It's been too hot and rainy this summer to spend much time at Tree Ring, so I haven't written much. Instead, I've done a lot of researching and thought that fellow Floridians might be interested in some of it.
Eventually we want to grow food on our Tree Farm. Last week my co-worker mentioned she was visiting her Grandmother in Northern Florida and was hoping her Gma's pear tree had some pears ready. I asked her what kind of pear tree grew in Florida, and she told me it was a Sand Pear.
First, with my black thumb, I want to know if it has a chance of living. Yes, this looks like my kind of tree, as it seems to be fairly disease resistant. One web site said you can just put a branch in the ground and start a new one.
Some web sites equate the sand pear to an apple pear, which is crunchy like an apple. Though it has a high water content, it can be used to may pies just like an apple. It supposedly has a slightly gritty texture, but I really didn't notice it at all when I ate the one my co-worker brought me after her visit.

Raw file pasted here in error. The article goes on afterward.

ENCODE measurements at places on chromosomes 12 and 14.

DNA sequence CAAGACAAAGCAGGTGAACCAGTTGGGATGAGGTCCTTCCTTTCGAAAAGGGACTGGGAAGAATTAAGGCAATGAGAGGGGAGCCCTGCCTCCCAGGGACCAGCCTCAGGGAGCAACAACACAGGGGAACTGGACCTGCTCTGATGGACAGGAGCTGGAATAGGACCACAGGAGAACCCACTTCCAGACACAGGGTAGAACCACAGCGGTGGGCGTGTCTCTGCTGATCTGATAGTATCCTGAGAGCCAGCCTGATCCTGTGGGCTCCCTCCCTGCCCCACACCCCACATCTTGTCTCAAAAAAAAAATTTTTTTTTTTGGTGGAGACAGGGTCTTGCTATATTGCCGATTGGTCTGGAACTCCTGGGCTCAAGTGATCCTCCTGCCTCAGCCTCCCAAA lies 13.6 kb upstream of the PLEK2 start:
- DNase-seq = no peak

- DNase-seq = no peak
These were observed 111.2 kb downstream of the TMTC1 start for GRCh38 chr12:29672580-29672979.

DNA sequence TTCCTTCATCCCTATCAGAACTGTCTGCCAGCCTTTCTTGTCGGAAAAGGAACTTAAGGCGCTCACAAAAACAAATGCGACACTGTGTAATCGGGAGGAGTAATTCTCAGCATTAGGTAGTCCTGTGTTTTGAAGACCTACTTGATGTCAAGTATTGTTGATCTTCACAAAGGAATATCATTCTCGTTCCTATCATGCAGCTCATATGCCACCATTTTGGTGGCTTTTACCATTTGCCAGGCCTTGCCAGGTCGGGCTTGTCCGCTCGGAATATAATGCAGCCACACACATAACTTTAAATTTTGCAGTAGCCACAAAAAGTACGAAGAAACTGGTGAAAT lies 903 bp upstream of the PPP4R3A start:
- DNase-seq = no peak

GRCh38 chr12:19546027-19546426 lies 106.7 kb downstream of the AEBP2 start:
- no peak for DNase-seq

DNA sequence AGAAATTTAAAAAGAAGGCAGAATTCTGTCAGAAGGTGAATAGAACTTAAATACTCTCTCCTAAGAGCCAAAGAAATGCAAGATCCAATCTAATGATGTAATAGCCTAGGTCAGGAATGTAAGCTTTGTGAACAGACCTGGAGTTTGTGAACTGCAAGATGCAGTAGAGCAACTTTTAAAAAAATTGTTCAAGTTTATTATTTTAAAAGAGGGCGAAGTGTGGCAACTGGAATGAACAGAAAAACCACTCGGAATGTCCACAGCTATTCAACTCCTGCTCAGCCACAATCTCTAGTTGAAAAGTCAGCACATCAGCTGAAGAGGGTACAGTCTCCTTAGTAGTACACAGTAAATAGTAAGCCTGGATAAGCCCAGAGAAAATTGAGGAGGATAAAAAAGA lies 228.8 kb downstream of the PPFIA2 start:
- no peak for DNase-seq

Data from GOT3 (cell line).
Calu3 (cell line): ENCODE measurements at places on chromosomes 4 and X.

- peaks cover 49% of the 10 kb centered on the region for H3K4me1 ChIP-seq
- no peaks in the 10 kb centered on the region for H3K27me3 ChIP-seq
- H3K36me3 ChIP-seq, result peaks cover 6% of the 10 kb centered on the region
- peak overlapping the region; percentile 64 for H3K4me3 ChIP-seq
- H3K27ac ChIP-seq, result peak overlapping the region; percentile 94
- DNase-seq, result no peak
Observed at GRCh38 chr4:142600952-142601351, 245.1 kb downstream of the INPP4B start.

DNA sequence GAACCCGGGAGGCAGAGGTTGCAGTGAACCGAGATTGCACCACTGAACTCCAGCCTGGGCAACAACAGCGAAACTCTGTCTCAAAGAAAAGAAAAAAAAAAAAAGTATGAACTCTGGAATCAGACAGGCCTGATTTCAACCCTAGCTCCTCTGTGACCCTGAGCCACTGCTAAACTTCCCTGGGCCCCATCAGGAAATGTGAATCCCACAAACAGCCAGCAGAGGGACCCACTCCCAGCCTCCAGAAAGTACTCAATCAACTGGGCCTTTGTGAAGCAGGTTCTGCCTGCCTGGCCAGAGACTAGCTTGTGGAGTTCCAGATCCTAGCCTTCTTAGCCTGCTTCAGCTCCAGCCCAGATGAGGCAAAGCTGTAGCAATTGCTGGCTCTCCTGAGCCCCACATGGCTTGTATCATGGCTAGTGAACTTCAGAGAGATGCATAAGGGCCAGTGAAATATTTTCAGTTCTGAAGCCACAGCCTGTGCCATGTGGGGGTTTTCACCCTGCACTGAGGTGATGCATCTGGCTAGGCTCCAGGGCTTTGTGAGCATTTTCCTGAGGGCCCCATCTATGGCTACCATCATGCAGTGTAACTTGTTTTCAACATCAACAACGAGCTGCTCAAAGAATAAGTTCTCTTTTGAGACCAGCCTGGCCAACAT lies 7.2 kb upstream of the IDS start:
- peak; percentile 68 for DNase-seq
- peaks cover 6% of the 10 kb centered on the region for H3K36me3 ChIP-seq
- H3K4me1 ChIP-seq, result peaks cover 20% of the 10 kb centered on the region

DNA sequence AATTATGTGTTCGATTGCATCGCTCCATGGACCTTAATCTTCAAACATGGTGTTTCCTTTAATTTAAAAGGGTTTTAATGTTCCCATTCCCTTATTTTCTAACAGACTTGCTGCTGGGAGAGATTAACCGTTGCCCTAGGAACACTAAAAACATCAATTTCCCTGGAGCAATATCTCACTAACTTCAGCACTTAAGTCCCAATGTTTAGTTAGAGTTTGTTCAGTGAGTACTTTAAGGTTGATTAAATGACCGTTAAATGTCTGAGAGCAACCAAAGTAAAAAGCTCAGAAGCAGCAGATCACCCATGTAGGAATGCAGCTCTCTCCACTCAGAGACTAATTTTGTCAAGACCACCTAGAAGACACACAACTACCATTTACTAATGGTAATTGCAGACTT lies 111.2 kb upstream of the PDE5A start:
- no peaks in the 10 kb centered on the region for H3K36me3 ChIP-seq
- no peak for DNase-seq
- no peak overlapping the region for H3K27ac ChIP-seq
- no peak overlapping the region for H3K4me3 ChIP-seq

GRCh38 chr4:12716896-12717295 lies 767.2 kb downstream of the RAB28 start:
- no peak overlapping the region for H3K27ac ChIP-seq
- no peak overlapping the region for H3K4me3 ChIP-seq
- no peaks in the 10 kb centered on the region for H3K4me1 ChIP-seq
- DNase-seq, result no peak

It isn't a Florida native plant. Rather it is from Asia. In China it is a sacred fruit and apparently many sayings come from it, but in my research I couldn't find any.
It apparently grows in the northern half of Florida, so I assume it can potentially be grown in the Tampa or Orlando area. The trees with the lowest chill requirements are 'Hood' and 'Flordahome' and would be suited for the southern range. Some varieties listed on the University of Florida's web site:
Pineapple, Baldwin, Tenn, Flordahome, Ayers, Hood, Orient, Carnes
Here are links to some web sites that I used for my research:
http://wapedia.mobi- this has excellent pictures
http://www.floridata.com - a newly discovered Florida blogger
http://centralfloridagarden.blogspot.com - another newly discovered Florida blogger
Here are some online resources for purchasing a Sand Pear tree:
If any of you are successfully growing pears, please share the variety and your experiences.